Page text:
Recent in Research (page 4 of 40)

Unexpected Paths to Sunscreens

Teleportation was once science fiction. Today's it's somewhat of a reality, if you consider how Facebook Live, Facetime, Skype, etc., transport our likenesses through time and space. I sense this indirect path may be the future to sunscreens.

Patent Pick: Unilever Takes Charge of Cleansing, Literally

There's a battle ensuing between microbes and anti-microbes that transcends the physical skin barrier to a larger, regulatory one. Regardless, Unilever inventors are charging ahead utilizing electrons to enhance the power of oligodynamic metals.

Patent Pick: 'Grow Your Own' UVB Protection

The plants we grow for food are facing new climatic challenges. Therefore, researchers of the Max-Planck Society sought to improve their chances of survival against UV; and in the meantime, they improved ours.

Patent Pick: Move Over, Oxidizers, Titanium Salts are the New Hair Dye Heroes

Oxidizers have met their match, if you believe these L'Orél inventors. In this patent application, titanium salts are offered as the basis for natural and powerful hair dyes, without the need for oxidizing agents.

Patent Pick: Aryl-activated Acne and Skin Care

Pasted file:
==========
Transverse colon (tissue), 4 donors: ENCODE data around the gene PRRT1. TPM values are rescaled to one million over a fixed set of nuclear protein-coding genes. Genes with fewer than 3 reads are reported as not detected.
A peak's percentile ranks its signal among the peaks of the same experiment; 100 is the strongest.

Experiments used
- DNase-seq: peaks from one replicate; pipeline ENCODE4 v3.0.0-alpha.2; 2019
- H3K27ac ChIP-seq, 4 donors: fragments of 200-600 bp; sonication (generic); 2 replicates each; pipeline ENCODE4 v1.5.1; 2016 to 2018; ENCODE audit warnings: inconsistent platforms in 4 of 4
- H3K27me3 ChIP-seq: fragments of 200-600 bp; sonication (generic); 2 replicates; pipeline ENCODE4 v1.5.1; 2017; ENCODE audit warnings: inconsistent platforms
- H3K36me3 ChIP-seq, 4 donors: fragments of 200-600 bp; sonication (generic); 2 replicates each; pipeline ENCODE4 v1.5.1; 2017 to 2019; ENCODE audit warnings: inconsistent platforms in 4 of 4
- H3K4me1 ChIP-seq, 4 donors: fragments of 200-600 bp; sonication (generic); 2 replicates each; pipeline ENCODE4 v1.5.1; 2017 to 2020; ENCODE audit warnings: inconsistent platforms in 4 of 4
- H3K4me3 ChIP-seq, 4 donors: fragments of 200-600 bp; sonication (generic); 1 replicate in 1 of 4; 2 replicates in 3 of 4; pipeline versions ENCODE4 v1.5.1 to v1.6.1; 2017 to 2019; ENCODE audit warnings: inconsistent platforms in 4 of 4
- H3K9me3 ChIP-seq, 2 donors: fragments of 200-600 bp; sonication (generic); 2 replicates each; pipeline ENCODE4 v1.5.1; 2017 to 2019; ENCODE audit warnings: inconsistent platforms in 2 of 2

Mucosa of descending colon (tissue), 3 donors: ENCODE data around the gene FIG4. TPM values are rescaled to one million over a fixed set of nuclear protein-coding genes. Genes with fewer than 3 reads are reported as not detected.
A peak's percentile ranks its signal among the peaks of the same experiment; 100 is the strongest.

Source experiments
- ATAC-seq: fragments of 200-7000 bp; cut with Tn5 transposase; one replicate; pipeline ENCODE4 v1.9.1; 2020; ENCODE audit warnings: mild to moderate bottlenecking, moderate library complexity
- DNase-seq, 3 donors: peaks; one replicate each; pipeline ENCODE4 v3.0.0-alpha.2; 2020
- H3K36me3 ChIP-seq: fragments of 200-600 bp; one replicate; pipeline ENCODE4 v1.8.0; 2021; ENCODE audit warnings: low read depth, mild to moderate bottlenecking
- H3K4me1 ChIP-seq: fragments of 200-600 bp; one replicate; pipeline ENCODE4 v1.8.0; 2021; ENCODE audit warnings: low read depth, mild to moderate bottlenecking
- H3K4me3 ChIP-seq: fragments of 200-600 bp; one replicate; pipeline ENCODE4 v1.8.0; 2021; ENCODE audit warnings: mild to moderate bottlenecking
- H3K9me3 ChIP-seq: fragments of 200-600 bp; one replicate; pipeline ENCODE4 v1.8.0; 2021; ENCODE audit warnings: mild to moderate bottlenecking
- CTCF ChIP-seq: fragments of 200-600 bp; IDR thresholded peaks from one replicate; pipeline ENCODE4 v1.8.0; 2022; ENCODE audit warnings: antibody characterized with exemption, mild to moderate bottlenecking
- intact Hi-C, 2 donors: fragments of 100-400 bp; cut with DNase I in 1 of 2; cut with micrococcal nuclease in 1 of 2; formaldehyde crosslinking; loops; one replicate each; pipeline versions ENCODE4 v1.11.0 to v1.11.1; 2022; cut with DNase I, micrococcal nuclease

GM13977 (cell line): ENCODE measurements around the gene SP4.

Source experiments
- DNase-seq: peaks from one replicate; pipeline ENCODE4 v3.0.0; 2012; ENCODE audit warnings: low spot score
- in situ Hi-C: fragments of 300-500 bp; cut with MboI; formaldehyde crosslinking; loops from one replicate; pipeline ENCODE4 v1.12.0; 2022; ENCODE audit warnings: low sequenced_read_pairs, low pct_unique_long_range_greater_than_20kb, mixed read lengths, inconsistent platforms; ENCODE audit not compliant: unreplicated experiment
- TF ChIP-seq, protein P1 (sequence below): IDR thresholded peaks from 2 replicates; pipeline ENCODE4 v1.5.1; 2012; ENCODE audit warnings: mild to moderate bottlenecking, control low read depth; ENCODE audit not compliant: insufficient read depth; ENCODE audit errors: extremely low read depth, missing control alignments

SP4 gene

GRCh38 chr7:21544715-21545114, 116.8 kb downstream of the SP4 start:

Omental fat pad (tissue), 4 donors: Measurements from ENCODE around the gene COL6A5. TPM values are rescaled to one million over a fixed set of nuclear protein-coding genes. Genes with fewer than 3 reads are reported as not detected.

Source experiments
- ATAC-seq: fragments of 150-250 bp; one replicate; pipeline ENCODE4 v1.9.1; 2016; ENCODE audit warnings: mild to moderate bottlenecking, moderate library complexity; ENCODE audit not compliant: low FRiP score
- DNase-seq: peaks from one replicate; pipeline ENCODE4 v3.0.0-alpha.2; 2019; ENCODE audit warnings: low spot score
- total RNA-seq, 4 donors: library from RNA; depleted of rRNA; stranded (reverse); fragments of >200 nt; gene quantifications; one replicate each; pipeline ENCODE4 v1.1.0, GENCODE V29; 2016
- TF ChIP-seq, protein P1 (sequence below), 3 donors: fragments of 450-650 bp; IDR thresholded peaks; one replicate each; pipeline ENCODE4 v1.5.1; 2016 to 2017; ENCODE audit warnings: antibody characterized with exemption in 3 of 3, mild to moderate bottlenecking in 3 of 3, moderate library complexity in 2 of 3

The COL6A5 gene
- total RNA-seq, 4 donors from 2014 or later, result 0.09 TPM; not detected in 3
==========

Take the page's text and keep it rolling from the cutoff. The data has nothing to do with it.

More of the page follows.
If you're wishing this season for a better way to fight acne, the inventors on this patent application will make you merry. They've identified a way, via the aryl-hydrocarbon pathway, to treat acne, rosacea, cellulite and more.

Patent Pick: Syncing Up with Consumers

P&G inventors are feelin' it—circadian rhythm. That's why they're investigating methods to find cosmetic actives to go with consumers' flow.

Wearables Powered by You

Michigan State University is onto the next big thing in wearables: powered by you. Researchers there have developed a film-like device that uses nanotech to harness the energy of human movement and power it.

Patent Pick: A New Delivery Trick Up the Sleeve

Henkel inventors have a new trick up their sleeves, as this new patent for controlling the stability and release of deodorant actives explains.

Can Skin Infection Connect to Food Allergies?

Six million children in the U.S. currently suffer from food allergies, and the number is growing. Researchers are investigating whether a child’s itchy or irritated skin has something to do with this.

Antioxidant Enzyme Found in P. Acnes

Researchers in Sweden discovered a potential in protecting skin against diseases with an antioxidant-rich enzyme, RoxP. They believe future testing with this enzyme can lead to positives where formulators can include RoxP in sunscreens to help prevent life-threatening diseases.

Unearthing the Secret to Stability from Clay

Researchers in Rio de Janeiro, São Paulo and Trondheim, Norway, have been playing in the mud—or clay, rather, and may have unearthed the secret to stable emulsions.

Could Lip Tints Be Giving Lip Disservice?

Research out of Korea regarding the effects of tinted lip products could leave lip product developers pouting.

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